JP Morgan Chase economist says U.S. economic recovery has begun

Signs point to long, multi-year recovery.

The U.S. economy is headed on a long and slow path to economic recovery, James Glassman, managing director and senior economist with JP Morgan Chase, said in a presentation to the Kenosha Area Business Alliance last week at the Club at Strawberry Creek.

Although third quarter GDP figures were not released publicly at the time of the presentation, Glassman said he believed they would be in the 3.5 percent range. Last Thursday, the U.S. Commerce Department confirmed that number.

“In my view, there is nothing fundamentally wrong with the economy that has not been fixed,” Glassman said. “This (economic crisis and recession) was all about financial panic. That set off the storm last fall.”

Both the stock market and credit markets have shown significant signs of recovery across the globe, Glassman said, which is helping to fuel recovery in other sectors.

“The credit market is recovering faster than any of us expected,” he said. “Anybody who depends on credit – things are opening up for them. The auto industry, they’re starting to do a little better. Anybody in international trade – if you were importing or exporting it was extremely difficult to get credit. That’s improving very dramatically. Those who are depending on trade are seeing a very distinct improvement. There is a feeling from all of the music that we’re hearing all over the world – it looks harmonious and makes it look like something real is happening.”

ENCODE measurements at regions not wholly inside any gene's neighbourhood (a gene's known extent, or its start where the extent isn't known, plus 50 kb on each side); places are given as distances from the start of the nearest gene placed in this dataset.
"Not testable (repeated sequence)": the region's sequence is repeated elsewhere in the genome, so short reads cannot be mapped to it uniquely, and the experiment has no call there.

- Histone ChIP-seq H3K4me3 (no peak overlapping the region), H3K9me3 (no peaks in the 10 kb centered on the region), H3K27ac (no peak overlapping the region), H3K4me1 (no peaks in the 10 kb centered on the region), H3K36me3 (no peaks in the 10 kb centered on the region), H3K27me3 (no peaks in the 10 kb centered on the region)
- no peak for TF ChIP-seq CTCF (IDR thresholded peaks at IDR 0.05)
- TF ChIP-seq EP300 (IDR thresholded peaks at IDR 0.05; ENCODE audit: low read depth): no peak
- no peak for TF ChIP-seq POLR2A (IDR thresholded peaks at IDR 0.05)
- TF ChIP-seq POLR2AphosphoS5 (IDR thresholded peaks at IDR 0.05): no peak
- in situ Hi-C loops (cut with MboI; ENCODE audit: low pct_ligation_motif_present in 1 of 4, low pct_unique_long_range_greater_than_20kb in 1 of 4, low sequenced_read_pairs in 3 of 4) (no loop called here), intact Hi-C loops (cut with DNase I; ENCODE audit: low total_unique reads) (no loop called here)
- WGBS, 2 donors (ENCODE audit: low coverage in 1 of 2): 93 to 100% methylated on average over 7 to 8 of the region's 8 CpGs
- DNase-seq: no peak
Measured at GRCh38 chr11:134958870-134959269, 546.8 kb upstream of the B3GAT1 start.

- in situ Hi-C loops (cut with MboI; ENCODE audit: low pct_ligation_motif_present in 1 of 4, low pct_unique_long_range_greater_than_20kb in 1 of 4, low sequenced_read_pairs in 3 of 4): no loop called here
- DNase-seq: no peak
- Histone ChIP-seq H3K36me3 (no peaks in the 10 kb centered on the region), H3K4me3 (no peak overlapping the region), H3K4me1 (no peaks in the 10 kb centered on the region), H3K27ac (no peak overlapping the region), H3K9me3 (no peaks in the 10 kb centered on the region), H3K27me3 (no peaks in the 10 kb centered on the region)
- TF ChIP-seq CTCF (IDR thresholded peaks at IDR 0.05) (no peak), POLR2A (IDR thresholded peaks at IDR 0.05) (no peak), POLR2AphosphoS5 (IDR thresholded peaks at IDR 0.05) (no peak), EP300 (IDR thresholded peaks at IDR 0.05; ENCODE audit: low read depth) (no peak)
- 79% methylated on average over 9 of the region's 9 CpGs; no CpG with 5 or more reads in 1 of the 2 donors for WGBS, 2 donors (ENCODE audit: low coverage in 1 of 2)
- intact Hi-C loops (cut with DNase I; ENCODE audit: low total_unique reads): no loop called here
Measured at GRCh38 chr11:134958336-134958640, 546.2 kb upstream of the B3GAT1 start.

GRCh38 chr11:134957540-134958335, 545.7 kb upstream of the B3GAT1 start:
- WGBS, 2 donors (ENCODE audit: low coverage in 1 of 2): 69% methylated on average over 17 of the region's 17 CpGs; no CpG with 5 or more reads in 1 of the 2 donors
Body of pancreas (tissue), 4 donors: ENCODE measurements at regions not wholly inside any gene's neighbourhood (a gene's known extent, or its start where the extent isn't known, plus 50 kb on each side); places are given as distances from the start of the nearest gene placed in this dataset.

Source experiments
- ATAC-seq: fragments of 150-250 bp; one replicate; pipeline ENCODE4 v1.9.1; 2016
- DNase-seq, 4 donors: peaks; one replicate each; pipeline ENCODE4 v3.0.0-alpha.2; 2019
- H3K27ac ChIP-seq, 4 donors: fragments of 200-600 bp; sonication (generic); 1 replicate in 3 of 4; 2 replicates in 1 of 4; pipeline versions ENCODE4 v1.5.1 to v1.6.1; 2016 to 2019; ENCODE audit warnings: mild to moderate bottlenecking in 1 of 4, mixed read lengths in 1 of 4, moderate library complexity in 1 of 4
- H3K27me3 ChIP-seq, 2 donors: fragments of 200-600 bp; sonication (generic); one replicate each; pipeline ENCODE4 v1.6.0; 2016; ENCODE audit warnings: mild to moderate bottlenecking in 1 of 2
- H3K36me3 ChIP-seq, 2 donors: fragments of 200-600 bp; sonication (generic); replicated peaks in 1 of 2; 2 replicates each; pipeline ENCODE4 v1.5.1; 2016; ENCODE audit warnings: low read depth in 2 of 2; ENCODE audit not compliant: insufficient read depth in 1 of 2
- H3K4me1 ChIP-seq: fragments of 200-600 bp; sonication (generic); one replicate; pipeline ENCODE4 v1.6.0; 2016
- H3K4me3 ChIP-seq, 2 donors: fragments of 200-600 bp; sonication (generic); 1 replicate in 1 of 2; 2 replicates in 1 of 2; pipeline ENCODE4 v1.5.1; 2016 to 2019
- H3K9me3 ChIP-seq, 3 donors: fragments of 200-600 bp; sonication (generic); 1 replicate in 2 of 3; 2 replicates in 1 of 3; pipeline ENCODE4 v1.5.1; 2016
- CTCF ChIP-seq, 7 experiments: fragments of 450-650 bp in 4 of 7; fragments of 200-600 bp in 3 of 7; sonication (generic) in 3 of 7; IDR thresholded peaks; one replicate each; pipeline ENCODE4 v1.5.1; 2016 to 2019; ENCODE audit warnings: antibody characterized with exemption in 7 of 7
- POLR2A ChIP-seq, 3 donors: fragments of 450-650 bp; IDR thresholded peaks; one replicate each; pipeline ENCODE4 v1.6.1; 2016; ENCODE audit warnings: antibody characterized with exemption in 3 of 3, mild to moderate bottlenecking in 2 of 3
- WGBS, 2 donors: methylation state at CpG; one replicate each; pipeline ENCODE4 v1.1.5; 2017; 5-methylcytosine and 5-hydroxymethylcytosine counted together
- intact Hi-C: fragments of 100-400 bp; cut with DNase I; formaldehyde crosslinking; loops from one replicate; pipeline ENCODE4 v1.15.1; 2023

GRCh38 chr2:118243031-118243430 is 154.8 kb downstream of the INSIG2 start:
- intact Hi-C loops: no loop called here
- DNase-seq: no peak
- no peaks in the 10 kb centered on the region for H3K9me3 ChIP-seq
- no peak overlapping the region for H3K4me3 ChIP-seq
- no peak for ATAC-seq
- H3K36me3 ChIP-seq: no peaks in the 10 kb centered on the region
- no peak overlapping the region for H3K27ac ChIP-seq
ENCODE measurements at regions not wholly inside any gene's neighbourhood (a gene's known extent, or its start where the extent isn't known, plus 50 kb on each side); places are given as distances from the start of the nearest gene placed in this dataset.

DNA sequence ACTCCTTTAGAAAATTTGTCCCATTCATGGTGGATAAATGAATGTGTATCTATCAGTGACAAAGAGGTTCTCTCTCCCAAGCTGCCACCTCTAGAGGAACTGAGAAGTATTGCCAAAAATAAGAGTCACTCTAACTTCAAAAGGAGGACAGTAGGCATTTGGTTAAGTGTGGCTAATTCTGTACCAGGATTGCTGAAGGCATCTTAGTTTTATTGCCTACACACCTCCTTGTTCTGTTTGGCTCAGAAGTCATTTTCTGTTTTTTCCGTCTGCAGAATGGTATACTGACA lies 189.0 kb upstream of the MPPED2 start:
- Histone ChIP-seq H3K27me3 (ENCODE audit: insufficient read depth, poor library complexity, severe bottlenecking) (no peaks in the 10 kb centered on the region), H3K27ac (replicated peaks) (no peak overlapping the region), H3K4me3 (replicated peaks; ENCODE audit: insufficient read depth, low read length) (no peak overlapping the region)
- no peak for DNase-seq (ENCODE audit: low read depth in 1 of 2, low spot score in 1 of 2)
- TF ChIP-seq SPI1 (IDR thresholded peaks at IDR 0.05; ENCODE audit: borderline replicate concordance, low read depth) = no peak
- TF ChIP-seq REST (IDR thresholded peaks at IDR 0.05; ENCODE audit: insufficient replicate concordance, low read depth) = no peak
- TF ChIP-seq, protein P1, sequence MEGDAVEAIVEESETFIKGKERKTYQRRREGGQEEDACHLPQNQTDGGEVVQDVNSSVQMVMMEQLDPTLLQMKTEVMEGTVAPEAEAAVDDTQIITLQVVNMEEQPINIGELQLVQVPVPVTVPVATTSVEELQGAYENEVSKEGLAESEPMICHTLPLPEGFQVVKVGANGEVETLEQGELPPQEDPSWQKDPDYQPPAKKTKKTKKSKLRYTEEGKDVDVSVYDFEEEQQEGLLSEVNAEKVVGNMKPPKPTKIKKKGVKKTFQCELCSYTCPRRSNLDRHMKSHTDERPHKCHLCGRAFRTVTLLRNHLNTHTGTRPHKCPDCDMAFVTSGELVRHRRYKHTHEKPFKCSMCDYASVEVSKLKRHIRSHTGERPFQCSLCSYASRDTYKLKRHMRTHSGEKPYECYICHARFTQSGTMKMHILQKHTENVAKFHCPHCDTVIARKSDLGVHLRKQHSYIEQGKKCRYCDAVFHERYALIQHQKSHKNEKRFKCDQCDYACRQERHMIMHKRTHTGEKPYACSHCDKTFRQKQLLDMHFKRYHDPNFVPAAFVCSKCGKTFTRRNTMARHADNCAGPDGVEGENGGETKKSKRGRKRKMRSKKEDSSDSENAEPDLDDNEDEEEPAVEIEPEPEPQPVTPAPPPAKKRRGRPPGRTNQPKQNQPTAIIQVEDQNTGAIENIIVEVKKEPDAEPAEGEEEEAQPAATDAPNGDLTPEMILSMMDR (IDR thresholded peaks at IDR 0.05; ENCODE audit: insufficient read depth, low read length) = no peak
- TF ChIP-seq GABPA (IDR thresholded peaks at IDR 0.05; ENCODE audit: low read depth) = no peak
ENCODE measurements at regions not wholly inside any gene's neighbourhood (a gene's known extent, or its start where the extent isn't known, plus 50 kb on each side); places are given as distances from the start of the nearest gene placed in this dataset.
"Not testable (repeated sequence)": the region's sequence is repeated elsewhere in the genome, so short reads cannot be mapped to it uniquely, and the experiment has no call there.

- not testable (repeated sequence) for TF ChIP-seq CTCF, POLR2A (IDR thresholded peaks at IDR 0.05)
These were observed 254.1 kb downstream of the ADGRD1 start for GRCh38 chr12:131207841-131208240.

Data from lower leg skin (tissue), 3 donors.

The national unemployment rate remains near 10 percent, and Glassman believes it could rise higher before the end of the year. However, be believes employment will begin a long recovery in 2010.

“We have seen a lot of improvement in the capital markets, but it will take a long time to get the economy back to full employment,” he said. “It could take much of a decade to get back there. We should be at five percent (unemployment) or below, that’s what the fed says. Hopefully by the end of the year we will have seen the end of this. If the economy is growing in the 3.5 to four percent range and it continues to grow, we should see unemployment leveling out and by the end of the year we should see (the increases) end.”

For a video interview of Glassman with BizTimes reporter Eric Decker, click below.


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